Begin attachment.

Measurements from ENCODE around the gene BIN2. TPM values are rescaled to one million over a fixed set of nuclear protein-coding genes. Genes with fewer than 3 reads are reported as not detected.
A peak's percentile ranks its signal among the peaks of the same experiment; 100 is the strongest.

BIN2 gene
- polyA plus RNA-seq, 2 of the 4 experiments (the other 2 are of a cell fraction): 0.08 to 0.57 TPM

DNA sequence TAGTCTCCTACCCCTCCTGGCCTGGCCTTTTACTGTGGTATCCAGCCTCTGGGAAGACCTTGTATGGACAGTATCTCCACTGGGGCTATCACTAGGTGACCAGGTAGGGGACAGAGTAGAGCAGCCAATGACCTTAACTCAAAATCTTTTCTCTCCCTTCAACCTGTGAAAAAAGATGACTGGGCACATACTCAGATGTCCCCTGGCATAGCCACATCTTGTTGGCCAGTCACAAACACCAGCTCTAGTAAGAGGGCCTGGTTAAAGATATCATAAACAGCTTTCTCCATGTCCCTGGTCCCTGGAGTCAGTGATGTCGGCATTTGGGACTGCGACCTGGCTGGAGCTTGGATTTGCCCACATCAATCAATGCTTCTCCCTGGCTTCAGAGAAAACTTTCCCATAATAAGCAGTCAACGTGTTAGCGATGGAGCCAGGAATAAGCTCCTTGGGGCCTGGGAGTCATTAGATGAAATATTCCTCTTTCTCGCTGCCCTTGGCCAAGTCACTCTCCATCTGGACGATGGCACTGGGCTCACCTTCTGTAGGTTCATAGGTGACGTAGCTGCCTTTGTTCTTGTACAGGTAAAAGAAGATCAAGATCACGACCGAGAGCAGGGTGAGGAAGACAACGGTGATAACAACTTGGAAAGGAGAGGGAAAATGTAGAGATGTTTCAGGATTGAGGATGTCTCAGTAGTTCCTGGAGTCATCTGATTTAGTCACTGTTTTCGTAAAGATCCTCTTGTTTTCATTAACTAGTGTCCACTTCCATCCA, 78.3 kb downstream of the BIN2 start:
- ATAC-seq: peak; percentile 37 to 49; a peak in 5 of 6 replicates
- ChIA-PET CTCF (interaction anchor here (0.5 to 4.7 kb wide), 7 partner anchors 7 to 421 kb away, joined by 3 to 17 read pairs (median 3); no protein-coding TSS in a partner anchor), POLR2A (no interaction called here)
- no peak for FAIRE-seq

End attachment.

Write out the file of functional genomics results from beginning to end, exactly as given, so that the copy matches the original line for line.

Measurements from ENCODE around the gene BIN2. TPM values are rescaled to one million over a fixed set of nuclear protein-coding genes. Genes with fewer than 3 reads are reported as not detected.
A peak's percentile ranks its signal among the peaks of the same experiment; 100 is the strongest.

BIN2 gene
- polyA plus RNA-seq, 2 of the 4 experiments (the other 2 are of a cell fraction): 0.08 to 0.57 TPM

DNA sequence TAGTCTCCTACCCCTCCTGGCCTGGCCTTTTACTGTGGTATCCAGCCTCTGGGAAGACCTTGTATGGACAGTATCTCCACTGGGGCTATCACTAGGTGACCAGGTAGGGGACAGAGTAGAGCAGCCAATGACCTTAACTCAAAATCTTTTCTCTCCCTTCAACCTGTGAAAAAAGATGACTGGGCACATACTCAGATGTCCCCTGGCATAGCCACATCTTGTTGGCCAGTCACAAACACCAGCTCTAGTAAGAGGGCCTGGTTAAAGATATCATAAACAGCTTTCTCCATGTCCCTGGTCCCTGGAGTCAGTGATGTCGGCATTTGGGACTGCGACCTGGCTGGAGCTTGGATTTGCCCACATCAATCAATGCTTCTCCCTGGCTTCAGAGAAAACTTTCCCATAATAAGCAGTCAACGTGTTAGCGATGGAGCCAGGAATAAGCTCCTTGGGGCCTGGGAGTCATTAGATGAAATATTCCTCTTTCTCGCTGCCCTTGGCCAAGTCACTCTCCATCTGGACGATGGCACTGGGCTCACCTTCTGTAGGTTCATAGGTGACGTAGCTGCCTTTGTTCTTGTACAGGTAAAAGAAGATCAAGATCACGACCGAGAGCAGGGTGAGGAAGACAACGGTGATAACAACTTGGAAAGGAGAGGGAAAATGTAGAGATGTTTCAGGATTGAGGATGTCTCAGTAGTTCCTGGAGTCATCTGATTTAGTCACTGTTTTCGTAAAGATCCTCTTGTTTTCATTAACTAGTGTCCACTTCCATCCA, 78.3 kb downstream of the BIN2 start:
- ATAC-seq: peak; percentile 37 to 49; a peak in 5 of 6 replicates
- ChIA-PET CTCF (interaction anchor here (0.5 to 4.7 kb wide), 7 partner anchors 7 to 421 kb away, joined by 3 to 17 read pairs (median 3); no protein-coding TSS in a partner anchor), POLR2A (no interaction called here)
- no peak for FAIRE-seq